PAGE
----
• Almost everyone will need qualified legal advice at stages in the process, so that their arguments reflect the relevant law and are supported by evidence.
  • If there is to be an oral hearing, with questioning of witnesses, lawyers are by far the best people to undertake this.

Just as in court proceedings, you can make use of an unqualified friend or advisor. Because the arbitrator sets the rules for the arbitration, it may be possible for your advisor to undertake more of the work than would be possible in court proceedings, if the arbitrator permits.

To learn more about using a solicitor, visit Resolution, the national association for family law specialists by clicking HERE.

What are the alternatives?

Where you think you are able to reach agreement with your former spouse, you could try mediation with a qualified mediator.  Mediations have a proven track record of success - often between 75% and 85% of cases settle with the help of a mediator.  To learn more about mediation or find a mediator local to you, visit the National Family Mediation Service by clicking HERE.  NFMS has no connection with NFAS and is entirely independent.

Family law solicitors are highly experienced in negotiating solutions within the requirements of the relevant law.  They are skilled at advising their clients what can be realistically expected as an outcome and can help them to reach a cost effective agreement.  To learn more about using a solicitor, visit Resolution, the national association for family law specialists by clicking HERE.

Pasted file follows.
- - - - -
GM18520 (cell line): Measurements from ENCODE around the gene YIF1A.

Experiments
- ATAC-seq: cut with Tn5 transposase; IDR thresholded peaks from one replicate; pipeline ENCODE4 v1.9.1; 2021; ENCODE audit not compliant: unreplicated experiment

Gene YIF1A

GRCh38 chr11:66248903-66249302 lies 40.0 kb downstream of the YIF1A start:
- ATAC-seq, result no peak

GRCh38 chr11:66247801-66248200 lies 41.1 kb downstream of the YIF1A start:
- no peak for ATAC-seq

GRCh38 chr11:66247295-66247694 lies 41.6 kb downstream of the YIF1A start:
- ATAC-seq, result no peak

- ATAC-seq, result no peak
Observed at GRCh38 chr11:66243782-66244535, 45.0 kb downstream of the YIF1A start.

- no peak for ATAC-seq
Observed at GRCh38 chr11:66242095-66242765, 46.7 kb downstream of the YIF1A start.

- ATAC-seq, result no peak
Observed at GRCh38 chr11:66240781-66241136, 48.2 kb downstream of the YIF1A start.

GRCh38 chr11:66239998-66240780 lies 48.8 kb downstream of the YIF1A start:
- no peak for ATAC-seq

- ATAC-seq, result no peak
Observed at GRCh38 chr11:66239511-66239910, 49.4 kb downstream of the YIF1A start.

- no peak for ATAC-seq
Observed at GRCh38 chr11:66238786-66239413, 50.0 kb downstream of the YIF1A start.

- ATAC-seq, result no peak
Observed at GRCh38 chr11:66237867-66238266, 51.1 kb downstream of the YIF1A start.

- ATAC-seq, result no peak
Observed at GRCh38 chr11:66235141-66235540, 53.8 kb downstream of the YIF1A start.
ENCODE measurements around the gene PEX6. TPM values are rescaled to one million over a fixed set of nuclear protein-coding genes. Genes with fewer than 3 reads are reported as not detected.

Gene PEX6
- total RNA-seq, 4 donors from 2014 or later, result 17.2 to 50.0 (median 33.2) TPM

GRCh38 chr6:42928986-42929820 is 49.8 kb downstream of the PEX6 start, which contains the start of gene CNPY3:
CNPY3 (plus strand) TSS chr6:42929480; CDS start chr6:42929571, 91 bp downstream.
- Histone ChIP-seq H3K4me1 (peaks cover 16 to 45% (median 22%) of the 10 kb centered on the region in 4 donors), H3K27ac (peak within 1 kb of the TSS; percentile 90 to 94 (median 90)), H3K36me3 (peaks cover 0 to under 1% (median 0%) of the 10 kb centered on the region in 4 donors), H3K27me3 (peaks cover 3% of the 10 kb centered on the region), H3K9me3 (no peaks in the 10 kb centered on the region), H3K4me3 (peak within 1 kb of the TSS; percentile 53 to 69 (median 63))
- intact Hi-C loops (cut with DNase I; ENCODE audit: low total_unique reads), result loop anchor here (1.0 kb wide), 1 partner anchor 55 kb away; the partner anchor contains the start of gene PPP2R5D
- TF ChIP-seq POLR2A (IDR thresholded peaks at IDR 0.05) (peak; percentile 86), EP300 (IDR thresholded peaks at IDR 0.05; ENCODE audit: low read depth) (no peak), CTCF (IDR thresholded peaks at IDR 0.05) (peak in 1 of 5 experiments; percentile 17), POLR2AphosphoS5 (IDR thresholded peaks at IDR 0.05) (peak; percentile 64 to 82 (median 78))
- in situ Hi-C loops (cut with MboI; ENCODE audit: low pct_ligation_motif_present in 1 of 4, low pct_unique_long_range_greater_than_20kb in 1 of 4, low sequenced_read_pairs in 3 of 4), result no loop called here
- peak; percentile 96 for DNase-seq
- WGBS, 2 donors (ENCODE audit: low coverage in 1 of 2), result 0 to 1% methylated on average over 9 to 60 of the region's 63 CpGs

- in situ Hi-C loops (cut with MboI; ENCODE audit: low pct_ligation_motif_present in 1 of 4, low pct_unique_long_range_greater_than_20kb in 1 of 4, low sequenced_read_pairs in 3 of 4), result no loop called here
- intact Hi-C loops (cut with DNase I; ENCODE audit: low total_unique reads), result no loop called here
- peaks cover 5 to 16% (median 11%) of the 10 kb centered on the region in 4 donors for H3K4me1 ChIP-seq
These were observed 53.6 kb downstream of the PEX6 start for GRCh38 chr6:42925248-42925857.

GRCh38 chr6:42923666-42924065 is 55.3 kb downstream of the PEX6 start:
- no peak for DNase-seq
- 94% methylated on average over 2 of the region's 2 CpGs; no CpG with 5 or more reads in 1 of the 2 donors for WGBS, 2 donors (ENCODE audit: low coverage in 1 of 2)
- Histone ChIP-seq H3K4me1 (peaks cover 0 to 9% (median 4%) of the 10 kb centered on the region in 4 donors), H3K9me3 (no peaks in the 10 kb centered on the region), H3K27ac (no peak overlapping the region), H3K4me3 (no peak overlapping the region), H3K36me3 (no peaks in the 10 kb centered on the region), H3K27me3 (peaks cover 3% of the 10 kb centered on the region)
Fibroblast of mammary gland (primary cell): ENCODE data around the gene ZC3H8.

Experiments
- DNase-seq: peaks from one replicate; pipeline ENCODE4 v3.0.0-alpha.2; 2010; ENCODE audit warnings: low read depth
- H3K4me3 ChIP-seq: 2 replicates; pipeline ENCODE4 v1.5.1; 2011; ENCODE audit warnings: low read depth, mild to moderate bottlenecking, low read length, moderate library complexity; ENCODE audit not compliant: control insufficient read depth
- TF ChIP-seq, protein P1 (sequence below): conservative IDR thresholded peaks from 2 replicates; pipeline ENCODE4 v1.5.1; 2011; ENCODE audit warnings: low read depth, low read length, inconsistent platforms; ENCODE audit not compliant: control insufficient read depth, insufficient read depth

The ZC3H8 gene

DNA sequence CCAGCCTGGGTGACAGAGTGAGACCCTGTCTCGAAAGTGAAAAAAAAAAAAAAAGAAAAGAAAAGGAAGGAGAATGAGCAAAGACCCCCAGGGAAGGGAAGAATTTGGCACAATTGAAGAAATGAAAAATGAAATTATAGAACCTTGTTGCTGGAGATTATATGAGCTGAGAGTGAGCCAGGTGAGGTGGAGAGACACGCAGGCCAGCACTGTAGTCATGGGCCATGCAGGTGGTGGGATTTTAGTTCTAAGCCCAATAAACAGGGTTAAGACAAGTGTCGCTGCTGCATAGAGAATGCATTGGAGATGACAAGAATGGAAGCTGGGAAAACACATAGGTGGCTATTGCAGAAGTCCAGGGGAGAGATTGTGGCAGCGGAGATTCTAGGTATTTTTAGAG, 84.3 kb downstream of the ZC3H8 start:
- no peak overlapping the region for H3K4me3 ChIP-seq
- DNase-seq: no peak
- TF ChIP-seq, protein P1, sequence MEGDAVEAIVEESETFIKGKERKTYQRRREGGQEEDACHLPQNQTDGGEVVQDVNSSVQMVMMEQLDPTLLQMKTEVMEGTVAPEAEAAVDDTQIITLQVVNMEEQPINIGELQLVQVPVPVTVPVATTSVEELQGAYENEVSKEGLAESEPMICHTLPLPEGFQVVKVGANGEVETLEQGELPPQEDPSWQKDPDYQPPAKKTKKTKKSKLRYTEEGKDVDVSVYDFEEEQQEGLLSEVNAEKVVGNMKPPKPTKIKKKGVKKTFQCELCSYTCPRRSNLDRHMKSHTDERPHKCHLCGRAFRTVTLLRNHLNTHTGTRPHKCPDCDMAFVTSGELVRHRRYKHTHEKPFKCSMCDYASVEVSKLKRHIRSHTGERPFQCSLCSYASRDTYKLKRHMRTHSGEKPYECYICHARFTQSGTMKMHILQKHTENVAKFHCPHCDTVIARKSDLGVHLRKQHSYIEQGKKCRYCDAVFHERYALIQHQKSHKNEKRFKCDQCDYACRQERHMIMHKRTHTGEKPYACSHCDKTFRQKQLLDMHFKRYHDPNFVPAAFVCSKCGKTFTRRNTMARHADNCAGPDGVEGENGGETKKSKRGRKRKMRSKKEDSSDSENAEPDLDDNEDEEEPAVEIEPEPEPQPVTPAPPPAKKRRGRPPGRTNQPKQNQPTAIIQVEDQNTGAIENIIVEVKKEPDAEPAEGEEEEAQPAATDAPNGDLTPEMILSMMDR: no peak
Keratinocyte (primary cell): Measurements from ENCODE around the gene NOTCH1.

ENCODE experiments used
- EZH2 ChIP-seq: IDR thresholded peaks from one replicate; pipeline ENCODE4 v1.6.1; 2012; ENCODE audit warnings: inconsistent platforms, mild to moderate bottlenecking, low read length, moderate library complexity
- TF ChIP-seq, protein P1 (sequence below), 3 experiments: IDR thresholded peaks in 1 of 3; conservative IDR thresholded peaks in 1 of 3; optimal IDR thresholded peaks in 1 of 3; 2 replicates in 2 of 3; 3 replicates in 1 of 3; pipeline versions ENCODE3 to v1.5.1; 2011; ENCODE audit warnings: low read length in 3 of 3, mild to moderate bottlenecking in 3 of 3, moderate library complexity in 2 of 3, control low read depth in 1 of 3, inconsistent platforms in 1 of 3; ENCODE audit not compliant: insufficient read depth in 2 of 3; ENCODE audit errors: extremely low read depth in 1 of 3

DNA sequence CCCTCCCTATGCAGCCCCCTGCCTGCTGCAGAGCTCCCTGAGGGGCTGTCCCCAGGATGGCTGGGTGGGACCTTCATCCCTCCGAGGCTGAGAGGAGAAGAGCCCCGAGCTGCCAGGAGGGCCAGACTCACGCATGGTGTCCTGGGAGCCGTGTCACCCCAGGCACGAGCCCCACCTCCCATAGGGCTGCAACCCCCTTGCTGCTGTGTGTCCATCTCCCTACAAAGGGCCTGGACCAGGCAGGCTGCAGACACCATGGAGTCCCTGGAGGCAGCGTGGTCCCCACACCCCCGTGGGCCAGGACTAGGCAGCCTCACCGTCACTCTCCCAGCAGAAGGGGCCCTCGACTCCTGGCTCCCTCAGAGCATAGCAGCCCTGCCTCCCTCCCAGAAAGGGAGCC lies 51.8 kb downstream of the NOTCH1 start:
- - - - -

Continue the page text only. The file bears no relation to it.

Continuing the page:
How does the NFAS system work?

Starting the process and taking it all the way through to a conclusion takes place online.

All communication with NFAS is automatically copied to both parties so that there can be no suggestion that one side can obtain an unfair advantage over the other by communicating privately with the arbitrator.

The web-based system is designed to keep paperwork an absolute minimum, so that only essential information is used. Documents can be uploaded through the website by being scanned.

Parties and their professional advisers are able to track the progress of the case through its life, can see what stage it has reached and what further action is needed to bring it to a conclusion by logging onto the website through a secure portal.

What is an arbitration like?

An arbitration is tailored to fit the particular circumstances of the case.

The NFAS secure online service enables the key stages to be completed remotely and without paperwork. Once the parties have appointed NFAS to arbitrate and uploaded the essential information, the arbitrator will review it and decide what needs to be done to be able to make a decision. There can be a hearing to discuss and decide on the additional steps to be taken, when and by whom. Wherever possible, this will be by phone.

Any necessary documents can be uploaded electronically through the online facility.

If the case can be decided with written arguments only, these too are uploaded and the written decision will be emailed out, usually no later than 28 days after the last written submission has been sent in.

If a hearing is needed for the arbitrator to hear the arguments face to face, this will take place at some suitable conference facility convenient for the parties. The start and finish times will be as suit the parties best. The only additional costs will be the arbitrator's travel and hotel costs where applicable.

If you are using lawyers to guide the process, they can then produce the written order for the court to seal. If not, NFAS can produce one for at fixed additional fee or you can access an independent online service.

What parts of the country does NFAS cover?

NFAS covers the whole of England and Wales. Obviously arbitrations decided on written submissions only or by videoconferencing are the easiest to arrange. If an arbitration hearing is required, the arbitrator will come to the location most suitable for the parties. The only additional costs are the arbitrator's travel and overnight accommodation if needed. All arbitrations operate on a fixed price basis so there is no additional charge for travel time.